The PPV Project – Fully Loaded 1998

July 26th 1998. Fresno, California

We are well into the Attitude Era now, within the first thirty seconds of this PPV starting that fact becomes glaringly obvious. Rather than kick off the show with a video package or a promo from a wrestler we have Jerry ‘The King’ Lawler going backstage with a microphone to interview Sable. This ends with Sable showing him her bra. I’d love to be kidding about this but alas it is impossible. Sable seems to be involved in a Bikini Contest with Jacqueline later tonight so Lawler’s concern about what she’s wearing seems to be high on the agenda.

As far as the actual wrestling is concerned tonight we have a match for the WWF Tag Team Titles with Kane and Mankind defending against The Undertaker and Stone Cold Steve Austin. Last month at King of the Ring it was The Undertaker who accidentally hit Austin with a steel chair meaning he lost his Championship under First Blood rules to Kane. Can the two coexist and win the gold?

First up tonight is wrestler/porn star Val Venis making his PPV debut against Jeff Jarrett. Val gets a sizable pop from the crowd as he gets on the mic and makes a fairly obvious ‘Here I come’ joke. Jeff Jarrett walks down the aisle with both Tennessee Lee and two big blokes billed as Southern Justice. Referee Tim White sends the two gents to the back before the match starts. Lee, for some reason, gets to stay. Before the bell rings Kaientai enter the arena with their manager Yamaguchi. He joins J.R and Lawler on commentary.

The overall story here seems to be that Yamaguchi’s wife has starred alongside Val in one of his films. Yamaguchi makes continual references to this whilst the match is in progress but it’s the most confusing method possible. At one stage he says “You Americans always talk about size but look at Titanic”. That’ll be the Belfast made, Southampton sailed by a company based in Liverpool Titanic then? He then yammers on about his wife doing yoga, again making little to no sense.

Val dominates the opening exchanges with some fairly basic but effective offense. He reverses a piledriver attempt but not long afterwards gets powerbombed by JJ. Lee then manages to get some shots into a prone Val on the outside. Jarrett also lands a Baseball Slide onto Val just after. Back in the ring Val gets an Inverted Atomic Drop in before smashing JJ with a great looking Lariat. A Val Fisherman’s Suplex gets him a two count, the following JJ Crossbody gets him a two count also. Val goes up to the top turnbuckle but Lee trips him leaving JJ open to get a Superplex in.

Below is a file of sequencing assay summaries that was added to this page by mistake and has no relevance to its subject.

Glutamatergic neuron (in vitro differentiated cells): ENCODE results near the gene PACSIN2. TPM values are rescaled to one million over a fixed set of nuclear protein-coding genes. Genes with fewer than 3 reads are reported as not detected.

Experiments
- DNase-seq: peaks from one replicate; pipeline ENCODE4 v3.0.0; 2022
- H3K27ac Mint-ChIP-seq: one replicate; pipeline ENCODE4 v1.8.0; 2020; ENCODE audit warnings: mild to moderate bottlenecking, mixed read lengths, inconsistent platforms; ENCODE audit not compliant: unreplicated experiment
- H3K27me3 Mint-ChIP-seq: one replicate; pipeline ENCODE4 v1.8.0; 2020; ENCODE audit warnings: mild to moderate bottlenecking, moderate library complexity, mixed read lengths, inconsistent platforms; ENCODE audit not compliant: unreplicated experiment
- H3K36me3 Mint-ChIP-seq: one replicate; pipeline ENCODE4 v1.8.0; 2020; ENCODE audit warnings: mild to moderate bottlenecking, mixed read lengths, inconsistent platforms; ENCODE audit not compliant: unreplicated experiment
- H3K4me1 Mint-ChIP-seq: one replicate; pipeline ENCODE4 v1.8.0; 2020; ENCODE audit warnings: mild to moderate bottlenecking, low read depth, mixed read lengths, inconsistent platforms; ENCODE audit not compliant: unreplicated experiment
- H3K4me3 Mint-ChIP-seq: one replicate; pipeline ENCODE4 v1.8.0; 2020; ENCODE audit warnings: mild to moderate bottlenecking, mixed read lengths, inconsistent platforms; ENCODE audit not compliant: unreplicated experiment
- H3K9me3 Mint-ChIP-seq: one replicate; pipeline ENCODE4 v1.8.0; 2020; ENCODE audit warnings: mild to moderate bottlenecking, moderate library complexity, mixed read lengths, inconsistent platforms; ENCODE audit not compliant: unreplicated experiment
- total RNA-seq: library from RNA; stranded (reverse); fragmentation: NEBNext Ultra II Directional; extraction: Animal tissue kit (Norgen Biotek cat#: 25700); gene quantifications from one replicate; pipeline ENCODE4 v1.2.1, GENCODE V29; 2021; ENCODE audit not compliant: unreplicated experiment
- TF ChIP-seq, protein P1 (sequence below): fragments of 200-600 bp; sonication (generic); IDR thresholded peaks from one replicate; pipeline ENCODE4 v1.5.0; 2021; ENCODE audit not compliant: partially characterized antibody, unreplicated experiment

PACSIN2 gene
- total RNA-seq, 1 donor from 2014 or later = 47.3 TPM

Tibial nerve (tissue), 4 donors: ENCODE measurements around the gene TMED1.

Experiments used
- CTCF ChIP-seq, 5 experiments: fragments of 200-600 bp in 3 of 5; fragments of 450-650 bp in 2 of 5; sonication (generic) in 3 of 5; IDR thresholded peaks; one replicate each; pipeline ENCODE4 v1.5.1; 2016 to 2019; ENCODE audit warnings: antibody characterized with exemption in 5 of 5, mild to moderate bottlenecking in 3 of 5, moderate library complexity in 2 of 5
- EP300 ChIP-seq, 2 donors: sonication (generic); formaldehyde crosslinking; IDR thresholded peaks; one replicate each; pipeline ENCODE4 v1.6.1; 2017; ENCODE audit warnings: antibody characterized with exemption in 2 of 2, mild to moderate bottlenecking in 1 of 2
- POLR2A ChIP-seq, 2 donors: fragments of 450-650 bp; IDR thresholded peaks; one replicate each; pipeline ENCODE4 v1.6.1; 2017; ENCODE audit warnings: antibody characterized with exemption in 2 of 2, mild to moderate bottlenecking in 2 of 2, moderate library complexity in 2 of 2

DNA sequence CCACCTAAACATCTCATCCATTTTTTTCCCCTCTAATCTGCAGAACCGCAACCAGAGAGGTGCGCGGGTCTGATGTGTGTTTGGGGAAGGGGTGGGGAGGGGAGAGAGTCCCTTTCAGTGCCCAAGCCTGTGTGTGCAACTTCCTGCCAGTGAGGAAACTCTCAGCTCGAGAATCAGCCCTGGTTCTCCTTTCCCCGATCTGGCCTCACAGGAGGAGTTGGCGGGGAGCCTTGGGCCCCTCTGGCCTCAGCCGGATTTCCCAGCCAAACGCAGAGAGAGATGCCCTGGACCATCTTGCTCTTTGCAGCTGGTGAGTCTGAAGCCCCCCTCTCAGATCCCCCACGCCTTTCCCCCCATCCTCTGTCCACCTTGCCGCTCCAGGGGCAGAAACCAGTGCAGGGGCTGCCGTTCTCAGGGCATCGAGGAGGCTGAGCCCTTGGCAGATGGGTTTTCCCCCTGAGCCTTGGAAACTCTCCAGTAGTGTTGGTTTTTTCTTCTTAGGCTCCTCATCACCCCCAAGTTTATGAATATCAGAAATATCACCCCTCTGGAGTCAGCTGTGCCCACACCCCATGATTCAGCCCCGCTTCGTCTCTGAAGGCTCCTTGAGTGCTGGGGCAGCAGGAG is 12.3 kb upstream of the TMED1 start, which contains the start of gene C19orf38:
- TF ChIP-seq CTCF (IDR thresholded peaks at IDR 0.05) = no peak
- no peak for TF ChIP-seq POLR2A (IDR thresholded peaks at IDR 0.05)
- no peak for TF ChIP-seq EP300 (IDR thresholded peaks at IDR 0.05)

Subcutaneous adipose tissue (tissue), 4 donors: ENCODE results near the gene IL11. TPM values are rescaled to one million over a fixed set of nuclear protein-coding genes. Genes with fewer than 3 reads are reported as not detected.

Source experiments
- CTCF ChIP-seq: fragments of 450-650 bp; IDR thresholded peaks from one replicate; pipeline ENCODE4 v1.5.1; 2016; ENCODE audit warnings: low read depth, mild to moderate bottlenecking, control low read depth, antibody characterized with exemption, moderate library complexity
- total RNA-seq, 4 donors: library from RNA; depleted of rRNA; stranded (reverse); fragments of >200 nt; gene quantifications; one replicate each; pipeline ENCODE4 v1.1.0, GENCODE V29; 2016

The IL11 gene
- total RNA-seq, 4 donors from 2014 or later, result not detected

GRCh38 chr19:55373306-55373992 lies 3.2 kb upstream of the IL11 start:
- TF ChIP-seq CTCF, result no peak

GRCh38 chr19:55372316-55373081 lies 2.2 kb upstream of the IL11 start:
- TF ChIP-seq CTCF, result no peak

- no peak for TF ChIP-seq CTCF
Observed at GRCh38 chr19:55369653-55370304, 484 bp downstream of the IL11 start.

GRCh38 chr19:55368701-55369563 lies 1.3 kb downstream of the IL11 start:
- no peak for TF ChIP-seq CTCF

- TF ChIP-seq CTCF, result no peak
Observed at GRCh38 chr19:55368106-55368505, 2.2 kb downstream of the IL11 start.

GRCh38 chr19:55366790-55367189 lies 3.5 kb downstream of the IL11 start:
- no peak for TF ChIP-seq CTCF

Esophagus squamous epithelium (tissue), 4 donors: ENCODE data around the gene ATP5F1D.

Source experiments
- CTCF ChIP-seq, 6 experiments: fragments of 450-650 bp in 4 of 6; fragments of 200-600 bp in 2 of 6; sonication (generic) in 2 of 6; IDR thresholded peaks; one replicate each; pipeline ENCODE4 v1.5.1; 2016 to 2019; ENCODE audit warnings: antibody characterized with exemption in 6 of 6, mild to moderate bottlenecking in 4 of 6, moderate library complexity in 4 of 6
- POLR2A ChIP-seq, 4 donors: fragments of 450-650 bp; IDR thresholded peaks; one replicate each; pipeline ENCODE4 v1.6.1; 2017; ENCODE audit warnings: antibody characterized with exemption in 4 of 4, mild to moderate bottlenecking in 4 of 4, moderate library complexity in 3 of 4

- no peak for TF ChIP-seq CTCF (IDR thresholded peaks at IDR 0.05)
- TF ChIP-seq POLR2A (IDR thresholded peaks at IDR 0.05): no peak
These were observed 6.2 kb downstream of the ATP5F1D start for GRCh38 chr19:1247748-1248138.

In the home stretch Val reverses a JJ Figure Four into a small package but doesn’t get the pinfall. Jarrett then collides with Lee and stuns him as Val rolls him up for the three count. Yamaguchi is livid at ringside, Val gets on the mic to talk some more about his penis and the Japanese contingent promise retribution tomorrow night on Raw.

We get a short clip of the Hart family home in Calgary (seems like a nice day for it too). Later tonight we’ll have Owen Hart and Ken Shamrock taking on each other in a ‘Dungeon Match’ with Dan Severn as referee.

Remember how good the match between The British Bulldog and Shawn Michaels was last year? Remember how, for that night, the European Championship seemed like the most important thing in the entire company? Remember how Bulldog dedicated the match to his sister who was fighting cancer and Shawn still wanted the ending changed so he would win? How Shawn dropped it in the most feeble way imaginable to his mate Triple H and he carried it for months on end? Well he finally dropped it to somebody that could use it in the shape of D’Lo Brown. This is essentially a continuation of the feud between The Nation of Domination and D-Generation X. Tonight, D’Lo defends against X-Pac.

Sean Waltman (aka X-Pac) holds a really strange position in the wrestling business at this time. Having debuted in the WWF with that famous win against Razor Ramon in 1994 he went on to turn heel and join the Million Dollar Corporation in 1996. Despite being a member of The Kliq he wasn’t involved in the Curtain Call at Madison Square Garden as he was in rehab at the time. After jumping ship to WCW in 1996 he was revealed as the 6th member of the NWO. After some time in WCW he was forced to take time off with a neck injury and was fired via Fed Ex by WCW boss Eric Bischoff. Waltman has said in the past that this was a power play to keep his friends Scott Hall and Kevin Nash from stepping out of line but Bischoff has stated it was also due to Waltman’s problems with alcohol at the time. When Shawn Michaels was forced to stop wrestling due to his back injury and Triple H took the reigns of DX instead X-Pac was one of the first people he drafted in to his ‘army’. Sean Waltman has therefore been a member of both of the biggest factions in the 90’s and yet he was overshadowed in both.